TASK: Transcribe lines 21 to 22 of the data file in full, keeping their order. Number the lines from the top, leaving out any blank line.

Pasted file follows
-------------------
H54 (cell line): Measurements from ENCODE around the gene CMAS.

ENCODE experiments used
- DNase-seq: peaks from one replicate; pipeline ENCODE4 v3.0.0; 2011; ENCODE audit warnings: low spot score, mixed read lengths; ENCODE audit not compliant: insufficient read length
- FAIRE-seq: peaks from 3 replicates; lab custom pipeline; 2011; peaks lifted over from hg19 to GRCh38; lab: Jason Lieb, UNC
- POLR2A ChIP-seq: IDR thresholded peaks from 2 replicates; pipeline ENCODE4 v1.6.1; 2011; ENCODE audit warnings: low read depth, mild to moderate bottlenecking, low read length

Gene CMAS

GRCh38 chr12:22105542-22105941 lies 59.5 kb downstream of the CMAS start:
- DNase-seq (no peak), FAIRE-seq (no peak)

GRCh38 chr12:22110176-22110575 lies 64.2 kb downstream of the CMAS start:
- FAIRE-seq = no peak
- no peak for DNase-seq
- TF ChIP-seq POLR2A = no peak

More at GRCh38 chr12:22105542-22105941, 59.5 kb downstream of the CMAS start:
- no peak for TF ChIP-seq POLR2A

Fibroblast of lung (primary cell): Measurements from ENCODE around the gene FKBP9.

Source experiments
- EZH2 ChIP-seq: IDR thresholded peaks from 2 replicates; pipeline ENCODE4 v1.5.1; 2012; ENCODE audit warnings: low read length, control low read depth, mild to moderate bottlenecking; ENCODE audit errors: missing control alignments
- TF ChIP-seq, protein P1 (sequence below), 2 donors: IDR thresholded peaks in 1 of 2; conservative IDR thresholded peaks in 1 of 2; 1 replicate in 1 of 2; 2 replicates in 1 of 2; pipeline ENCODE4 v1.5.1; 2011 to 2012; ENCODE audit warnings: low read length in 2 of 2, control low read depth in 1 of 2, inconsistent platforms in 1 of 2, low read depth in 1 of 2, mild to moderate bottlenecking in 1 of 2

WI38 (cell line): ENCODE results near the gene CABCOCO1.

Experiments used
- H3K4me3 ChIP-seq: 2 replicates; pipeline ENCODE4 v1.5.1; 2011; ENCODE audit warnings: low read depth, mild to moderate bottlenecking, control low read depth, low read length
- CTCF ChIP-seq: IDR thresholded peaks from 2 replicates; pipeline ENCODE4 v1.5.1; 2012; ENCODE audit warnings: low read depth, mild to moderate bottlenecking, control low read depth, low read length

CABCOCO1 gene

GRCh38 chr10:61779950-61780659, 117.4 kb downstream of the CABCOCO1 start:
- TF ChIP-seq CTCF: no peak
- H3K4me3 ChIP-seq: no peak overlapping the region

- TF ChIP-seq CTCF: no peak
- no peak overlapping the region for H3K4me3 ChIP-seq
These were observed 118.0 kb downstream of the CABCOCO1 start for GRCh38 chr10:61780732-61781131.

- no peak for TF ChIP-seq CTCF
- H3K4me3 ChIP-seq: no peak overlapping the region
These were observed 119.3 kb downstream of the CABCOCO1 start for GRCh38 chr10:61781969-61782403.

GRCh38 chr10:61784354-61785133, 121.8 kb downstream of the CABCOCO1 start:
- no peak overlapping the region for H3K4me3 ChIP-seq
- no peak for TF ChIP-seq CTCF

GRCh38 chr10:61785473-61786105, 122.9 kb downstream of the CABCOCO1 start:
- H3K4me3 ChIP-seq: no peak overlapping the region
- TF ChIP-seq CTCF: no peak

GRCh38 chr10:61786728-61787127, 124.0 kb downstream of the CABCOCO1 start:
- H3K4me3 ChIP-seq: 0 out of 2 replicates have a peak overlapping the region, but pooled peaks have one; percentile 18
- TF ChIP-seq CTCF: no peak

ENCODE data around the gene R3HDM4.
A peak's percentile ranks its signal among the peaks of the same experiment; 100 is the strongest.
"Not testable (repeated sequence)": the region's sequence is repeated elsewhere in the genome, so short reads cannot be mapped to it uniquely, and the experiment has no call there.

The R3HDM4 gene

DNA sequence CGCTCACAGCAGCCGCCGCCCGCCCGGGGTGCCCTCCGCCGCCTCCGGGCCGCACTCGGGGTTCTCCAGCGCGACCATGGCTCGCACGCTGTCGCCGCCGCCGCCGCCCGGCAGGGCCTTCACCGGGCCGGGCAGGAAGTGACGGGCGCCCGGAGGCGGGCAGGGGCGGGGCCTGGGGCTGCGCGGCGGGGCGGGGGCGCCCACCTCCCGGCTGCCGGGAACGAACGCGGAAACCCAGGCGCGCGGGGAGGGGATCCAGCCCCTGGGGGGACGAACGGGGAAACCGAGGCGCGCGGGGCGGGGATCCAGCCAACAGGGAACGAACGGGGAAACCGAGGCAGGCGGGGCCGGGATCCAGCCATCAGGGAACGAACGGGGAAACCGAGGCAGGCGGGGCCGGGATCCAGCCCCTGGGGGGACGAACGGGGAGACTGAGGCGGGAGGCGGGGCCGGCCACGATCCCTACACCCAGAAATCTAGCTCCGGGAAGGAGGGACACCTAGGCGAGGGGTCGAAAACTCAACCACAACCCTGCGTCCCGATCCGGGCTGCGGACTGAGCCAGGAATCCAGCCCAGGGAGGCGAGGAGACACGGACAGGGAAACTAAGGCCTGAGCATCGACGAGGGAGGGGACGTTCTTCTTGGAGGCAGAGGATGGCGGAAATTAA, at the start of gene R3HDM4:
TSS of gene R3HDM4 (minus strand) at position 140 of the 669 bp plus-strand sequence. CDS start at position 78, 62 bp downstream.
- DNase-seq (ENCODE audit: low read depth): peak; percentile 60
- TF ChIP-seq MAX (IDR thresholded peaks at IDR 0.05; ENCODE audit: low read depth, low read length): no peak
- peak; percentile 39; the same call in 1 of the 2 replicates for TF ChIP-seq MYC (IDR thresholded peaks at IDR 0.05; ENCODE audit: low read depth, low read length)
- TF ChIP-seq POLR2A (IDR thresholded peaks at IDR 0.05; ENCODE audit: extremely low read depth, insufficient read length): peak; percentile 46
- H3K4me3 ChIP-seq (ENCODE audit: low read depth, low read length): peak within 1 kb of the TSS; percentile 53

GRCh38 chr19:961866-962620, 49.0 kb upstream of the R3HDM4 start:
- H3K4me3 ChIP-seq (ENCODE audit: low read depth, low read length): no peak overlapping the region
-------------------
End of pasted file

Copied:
- H3K4me3 ChIP-seq: 2 replicates; pipeline ENCODE4 v1.5.1; 2011; ENCODE audit warnings: low read depth, mild to moderate bottlenecking, control low read depth, low read length
- CTCF ChIP-seq: IDR thresholded peaks from 2 replicates; pipeline ENCODE4 v1.5.1; 2012; ENCODE audit warnings: low read depth, mild to moderate bottlenecking, control low read depth, low read length